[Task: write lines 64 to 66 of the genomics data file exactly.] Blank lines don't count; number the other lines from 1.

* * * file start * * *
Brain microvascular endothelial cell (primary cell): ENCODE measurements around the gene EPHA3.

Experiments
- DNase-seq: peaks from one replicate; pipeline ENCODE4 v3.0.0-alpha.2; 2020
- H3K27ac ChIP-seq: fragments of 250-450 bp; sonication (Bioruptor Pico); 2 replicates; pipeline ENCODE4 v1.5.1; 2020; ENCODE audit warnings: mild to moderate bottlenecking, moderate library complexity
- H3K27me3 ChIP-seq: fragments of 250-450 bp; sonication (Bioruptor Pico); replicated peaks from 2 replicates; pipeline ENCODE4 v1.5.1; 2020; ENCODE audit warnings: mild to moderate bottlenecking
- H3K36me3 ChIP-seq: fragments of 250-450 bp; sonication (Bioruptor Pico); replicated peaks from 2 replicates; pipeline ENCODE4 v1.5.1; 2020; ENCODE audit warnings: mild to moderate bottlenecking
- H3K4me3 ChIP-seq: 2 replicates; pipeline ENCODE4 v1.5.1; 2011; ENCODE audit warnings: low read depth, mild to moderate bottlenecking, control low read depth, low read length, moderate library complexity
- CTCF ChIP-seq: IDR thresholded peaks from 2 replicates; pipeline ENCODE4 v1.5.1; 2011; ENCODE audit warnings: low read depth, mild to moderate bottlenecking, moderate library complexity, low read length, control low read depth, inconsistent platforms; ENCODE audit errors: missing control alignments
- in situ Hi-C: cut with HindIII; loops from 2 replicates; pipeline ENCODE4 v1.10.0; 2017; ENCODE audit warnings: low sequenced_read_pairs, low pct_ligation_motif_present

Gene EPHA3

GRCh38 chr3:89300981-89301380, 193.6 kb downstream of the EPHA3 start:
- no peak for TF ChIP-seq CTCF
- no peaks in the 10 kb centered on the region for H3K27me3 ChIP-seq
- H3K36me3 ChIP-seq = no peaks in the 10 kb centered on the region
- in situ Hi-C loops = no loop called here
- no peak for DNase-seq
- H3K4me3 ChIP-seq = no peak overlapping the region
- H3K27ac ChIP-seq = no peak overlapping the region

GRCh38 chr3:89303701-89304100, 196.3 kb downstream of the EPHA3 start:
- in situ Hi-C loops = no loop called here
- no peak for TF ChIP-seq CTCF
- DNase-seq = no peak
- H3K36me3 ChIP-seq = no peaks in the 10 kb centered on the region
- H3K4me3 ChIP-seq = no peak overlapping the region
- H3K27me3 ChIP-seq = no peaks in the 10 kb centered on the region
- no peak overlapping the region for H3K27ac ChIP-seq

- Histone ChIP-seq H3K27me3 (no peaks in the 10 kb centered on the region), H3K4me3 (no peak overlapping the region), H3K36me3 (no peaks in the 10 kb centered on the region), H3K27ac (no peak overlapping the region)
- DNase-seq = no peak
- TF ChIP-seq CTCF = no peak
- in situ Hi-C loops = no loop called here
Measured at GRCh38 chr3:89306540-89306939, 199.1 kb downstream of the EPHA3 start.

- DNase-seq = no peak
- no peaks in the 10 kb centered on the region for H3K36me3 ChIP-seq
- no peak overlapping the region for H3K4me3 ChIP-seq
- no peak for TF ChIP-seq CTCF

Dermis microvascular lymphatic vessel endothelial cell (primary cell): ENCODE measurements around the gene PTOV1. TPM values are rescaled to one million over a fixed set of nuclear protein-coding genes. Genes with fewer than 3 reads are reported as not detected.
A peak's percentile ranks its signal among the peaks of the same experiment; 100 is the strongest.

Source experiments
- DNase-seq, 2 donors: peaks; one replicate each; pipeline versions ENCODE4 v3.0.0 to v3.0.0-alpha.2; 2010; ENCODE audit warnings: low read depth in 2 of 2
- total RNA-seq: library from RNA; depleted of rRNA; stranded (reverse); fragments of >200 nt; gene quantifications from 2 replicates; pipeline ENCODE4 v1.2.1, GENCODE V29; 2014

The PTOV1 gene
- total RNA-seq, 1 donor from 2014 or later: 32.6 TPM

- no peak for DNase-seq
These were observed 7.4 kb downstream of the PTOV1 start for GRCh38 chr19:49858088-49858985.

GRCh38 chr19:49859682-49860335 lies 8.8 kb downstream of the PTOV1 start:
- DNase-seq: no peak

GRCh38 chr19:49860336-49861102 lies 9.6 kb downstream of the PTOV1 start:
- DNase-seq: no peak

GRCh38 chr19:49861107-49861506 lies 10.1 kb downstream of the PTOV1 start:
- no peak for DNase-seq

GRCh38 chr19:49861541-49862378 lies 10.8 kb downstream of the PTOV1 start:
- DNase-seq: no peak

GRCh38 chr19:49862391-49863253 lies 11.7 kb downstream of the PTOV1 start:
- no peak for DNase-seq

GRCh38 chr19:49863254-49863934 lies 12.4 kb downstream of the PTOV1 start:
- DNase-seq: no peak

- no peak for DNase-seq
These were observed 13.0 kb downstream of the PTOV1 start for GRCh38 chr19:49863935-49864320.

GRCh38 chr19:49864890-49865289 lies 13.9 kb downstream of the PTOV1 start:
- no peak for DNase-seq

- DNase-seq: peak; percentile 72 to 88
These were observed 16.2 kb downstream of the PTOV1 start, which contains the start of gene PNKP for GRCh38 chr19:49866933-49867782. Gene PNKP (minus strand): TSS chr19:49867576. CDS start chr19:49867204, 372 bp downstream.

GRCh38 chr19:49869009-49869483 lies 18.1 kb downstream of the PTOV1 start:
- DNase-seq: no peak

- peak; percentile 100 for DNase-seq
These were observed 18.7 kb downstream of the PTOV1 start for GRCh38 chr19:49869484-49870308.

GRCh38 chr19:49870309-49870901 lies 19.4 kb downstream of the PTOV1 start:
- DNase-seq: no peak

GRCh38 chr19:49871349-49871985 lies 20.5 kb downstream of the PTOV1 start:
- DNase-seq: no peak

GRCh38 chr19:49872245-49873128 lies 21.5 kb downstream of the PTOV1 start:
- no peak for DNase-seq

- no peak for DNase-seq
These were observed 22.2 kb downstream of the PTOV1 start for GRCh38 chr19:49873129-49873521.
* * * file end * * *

- DNase-seq: no peak

- peak; percentile 100 for DNase-seq
These were observed 18.7 kb downstream of the PTOV1 start for GRCh38 chr19:49869484-49870308.